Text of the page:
Last week I provided some advice regarding database security to a friend’s company, which who is starting a database security program. Based on the business requirements they provided, I made several recommendations on products and processes they need to consider to secure their repositories. As some of my answers were not what they expected, I had to provide a lot of detailed analysis of why I provided the answers I did. At the end of the discussion I began asking some questions about their research and how they had formed some of their opinions. It turns out they are a customer of some of the larger research firms and they had been combing the research libraries on database security. These white papers formed the basis for their database security program and identified the technologies they would consider. They allowed me to look at one of the white papers that was most influential in forming their opinions, and I immediately saw why we had a disconnect in our viewpoints.

The white paper was written by two analysts I both know and respect. While I have some nit-picks about the content, all in all it was informative and a fairly good overview document … with one glaring exception: There was no mention of vulnerability assessment! This is a serious omission as assessment is one of the core technologies for database security. Since I had placed considerable focus on assessment for configuration and vulnerabilities in our discussion, and this was at odds with the customer’s understanding based upon the paper, we rehashed a lot of the issues of preventative vs. detective security, and why assessment is a lot more than just looking for missing database patches.

Don’t get me wrong. I am a major advocate and fan of several different database security tools, most notably database activity monitoring. DAM is a very powerful technology with a myriad of uses for security and compliance. My previous firm, as well as a couple of our competitors, were in such a hurry to offer this trend-setting, segment-altering technology that we under-funded assessment R&D for several years. But make no mistake, if you implement a database security program, assessment is a must-have component of that effort, and most likely your starting point for the entire process. When I was on the vendor side, a full 60% of the technical requirements customers provided us in RFP/RFI submission requests were addressed through assessment technology! Forget DAM, encryption, obfuscation, access & authorization, label security, input validation, and other technologies. The majority of requirements were fulfilled by decidedly non-sexy assessment technologies. And with good reason. Few people understand the internal complexities of database systems. So as long as the database ran trouble-free, database administrators enjoyed the luxury of implicit trust that the systems under their control were secure. Attackers demonstrate how easy it is to exploit un-patched systems, gain access to accounts with default passwords, and leverage administrative components to steal data. Database security cannot be assumed, but it must be verified. The problem is that security teams and internal auditors lack the technical skills to query database internals; this makes database assessment tools mandatory for automation of complex tasks, analysis of obscure settings, and separation of duties between audit and administrative roles.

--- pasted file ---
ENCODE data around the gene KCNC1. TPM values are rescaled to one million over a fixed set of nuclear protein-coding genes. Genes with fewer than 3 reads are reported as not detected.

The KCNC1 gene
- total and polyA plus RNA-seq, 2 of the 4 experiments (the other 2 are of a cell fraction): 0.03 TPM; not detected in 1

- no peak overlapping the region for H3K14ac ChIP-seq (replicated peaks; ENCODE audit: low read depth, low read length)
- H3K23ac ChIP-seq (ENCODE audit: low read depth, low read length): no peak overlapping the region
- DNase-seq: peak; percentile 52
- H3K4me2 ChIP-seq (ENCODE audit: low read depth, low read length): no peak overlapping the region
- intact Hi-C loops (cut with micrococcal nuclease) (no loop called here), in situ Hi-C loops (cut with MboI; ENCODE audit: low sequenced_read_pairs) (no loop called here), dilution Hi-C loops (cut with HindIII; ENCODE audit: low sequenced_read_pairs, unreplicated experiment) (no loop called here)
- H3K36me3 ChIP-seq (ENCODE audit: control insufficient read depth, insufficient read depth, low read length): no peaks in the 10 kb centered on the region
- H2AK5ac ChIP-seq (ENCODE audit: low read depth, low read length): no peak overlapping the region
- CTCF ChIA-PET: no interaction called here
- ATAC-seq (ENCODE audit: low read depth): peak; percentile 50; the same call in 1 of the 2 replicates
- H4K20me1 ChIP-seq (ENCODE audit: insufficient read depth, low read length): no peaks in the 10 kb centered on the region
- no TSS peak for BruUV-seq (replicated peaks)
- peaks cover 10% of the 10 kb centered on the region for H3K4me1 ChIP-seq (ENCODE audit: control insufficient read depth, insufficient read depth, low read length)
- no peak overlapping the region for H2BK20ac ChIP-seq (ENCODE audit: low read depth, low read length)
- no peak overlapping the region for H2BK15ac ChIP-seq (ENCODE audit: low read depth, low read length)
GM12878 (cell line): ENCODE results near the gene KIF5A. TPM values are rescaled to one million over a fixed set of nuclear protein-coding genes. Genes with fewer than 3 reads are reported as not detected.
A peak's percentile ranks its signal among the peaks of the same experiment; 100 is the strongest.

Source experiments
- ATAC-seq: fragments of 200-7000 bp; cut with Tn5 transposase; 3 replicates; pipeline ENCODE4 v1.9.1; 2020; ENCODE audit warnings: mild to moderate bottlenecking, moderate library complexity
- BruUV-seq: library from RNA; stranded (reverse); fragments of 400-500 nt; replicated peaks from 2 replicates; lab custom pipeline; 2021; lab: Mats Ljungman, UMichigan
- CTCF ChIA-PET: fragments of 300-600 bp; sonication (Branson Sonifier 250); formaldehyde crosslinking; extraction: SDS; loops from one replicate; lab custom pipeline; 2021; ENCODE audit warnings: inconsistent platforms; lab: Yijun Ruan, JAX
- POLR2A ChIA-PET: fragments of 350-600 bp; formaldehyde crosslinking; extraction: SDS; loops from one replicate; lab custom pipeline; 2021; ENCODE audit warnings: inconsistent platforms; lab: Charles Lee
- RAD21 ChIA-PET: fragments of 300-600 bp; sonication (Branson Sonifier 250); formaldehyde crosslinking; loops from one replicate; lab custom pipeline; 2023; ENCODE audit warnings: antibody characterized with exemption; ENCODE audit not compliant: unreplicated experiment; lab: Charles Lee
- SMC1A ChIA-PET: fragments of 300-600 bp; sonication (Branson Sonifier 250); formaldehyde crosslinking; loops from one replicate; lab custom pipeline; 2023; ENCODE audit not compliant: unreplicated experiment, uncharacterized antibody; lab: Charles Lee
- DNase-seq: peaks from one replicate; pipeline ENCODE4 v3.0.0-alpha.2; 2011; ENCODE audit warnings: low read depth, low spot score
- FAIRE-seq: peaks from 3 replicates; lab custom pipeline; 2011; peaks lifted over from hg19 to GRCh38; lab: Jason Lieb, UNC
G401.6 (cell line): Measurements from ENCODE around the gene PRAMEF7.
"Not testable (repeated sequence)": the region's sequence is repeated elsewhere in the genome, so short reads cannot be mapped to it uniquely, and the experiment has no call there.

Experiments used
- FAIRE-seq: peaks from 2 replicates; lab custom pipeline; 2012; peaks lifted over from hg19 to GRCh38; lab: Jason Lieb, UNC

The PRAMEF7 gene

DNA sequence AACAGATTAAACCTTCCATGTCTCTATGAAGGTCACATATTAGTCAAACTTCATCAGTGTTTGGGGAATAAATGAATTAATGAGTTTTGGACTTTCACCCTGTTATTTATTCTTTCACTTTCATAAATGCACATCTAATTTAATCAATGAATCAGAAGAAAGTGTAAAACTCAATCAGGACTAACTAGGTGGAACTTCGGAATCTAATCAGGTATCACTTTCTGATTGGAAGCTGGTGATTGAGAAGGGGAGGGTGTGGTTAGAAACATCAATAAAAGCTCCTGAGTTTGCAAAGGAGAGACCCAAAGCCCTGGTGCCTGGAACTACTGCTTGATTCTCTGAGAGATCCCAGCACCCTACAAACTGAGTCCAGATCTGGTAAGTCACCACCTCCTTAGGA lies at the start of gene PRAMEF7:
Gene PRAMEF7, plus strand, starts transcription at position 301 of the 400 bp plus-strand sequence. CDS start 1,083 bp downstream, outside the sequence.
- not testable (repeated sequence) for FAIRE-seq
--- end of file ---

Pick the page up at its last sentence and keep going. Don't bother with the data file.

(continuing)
Keep in mind that we are not talking about network or OS level inspection – rather we are talking about database assessment, which is decidedly different. Assessment technologies for database platforms have continued to evolve and are completely differentiated from OS and network level scans, and must be evaluated under a different set of requirements than those other solutions. And as relational database platforms have multiple communication gateways, a complete access control and authorization scheme, and potentially multiple databases and database schemas all within a single installation, the sheer complexity requires more than a cursory inspection of patch levels and default passwords. I am defining database assessment as the following:

Database Assessment is the analysis of database configuration, patch status, and security settings; it is performed by examining the database system both internally and externally – in relation to known threats, industry best practices, and IT operations guidelines.

Because database assessment is continually under-covered in the media and analyst community, and because assessment is one of the core building blocks to the Securosis database security program, I figured this was a good time for the official kick-off of our blog series on Understanding and Selecting a Database Vulnerability Assessment Solution. In this series we will cover:

  • Configuration data collection options
  • Security & vulnerability analysis
  • Operational best practices
  • Policy management and remediation
  • Security & compliance reporting
  • Integration & advanced features

I will also cover some of the evolutions in database platform technology and how assessment technologies must adapt to meet new challenges. As always, if you feel we are off the mark or missing something, tell us. Reader comments and critiques are encouraged, and if they alter or research position, we credit commentors in any research papers we produce. We have comment moderation turned on to address blog spambots, so your comment will not be immediately viewable, but Rich and I are pretty good about getting comments published during business hours.